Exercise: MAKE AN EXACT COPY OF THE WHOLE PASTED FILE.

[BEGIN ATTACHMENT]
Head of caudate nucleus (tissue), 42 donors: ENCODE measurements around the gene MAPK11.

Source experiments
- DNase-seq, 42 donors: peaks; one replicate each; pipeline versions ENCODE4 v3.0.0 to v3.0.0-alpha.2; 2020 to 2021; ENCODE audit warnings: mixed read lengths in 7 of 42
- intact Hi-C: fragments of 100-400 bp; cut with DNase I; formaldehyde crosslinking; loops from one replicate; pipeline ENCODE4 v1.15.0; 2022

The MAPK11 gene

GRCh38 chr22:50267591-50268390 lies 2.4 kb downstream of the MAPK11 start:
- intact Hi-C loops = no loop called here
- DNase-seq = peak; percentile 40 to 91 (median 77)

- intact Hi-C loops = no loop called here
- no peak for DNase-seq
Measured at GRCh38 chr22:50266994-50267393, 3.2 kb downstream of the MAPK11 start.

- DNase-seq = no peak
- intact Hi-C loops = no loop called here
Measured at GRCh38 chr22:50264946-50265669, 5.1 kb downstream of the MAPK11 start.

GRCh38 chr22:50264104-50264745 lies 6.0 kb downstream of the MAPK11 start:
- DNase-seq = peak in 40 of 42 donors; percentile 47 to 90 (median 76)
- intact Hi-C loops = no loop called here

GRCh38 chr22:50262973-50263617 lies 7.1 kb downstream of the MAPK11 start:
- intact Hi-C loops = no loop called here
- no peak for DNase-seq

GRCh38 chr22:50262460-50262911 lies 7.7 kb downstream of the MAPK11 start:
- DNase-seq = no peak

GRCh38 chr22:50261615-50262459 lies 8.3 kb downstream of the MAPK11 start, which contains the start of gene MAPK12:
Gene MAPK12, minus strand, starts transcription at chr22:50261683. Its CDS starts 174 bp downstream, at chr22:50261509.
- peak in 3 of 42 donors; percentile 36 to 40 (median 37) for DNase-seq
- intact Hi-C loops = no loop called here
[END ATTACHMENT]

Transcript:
Head of caudate nucleus (tissue), 42 donors: ENCODE measurements around the gene MAPK11.

Source experiments
- DNase-seq, 42 donors: peaks; one replicate each; pipeline versions ENCODE4 v3.0.0 to v3.0.0-alpha.2; 2020 to 2021; ENCODE audit warnings: mixed read lengths in 7 of 42
- intact Hi-C: fragments of 100-400 bp; cut with DNase I; formaldehyde crosslinking; loops from one replicate; pipeline ENCODE4 v1.15.0; 2022

The MAPK11 gene

GRCh38 chr22:50267591-50268390 lies 2.4 kb downstream of the MAPK11 start:
- intact Hi-C loops = no loop called here
- DNase-seq = peak; percentile 40 to 91 (median 77)

- intact Hi-C loops = no loop called here
- no peak for DNase-seq
Measured at GRCh38 chr22:50266994-50267393, 3.2 kb downstream of the MAPK11 start.

- DNase-seq = no peak
- intact Hi-C loops = no loop called here
Measured at GRCh38 chr22:50264946-50265669, 5.1 kb downstream of the MAPK11 start.

GRCh38 chr22:50264104-50264745 lies 6.0 kb downstream of the MAPK11 start:
- DNase-seq = peak in 40 of 42 donors; percentile 47 to 90 (median 76)
- intact Hi-C loops = no loop called here

GRCh38 chr22:50262973-50263617 lies 7.1 kb downstream of the MAPK11 start:
- intact Hi-C loops = no loop called here
- no peak for DNase-seq

GRCh38 chr22:50262460-50262911 lies 7.7 kb downstream of the MAPK11 start:
- DNase-seq = no peak

GRCh38 chr22:50261615-50262459 lies 8.3 kb downstream of the MAPK11 start, which contains the start of gene MAPK12:
Gene MAPK12, minus strand, starts transcription at chr22:50261683. Its CDS starts 174 bp downstream, at chr22:50261509.
- peak in 3 of 42 donors; percentile 36 to 40 (median 37) for DNase-seq
- intact Hi-C loops = no loop called here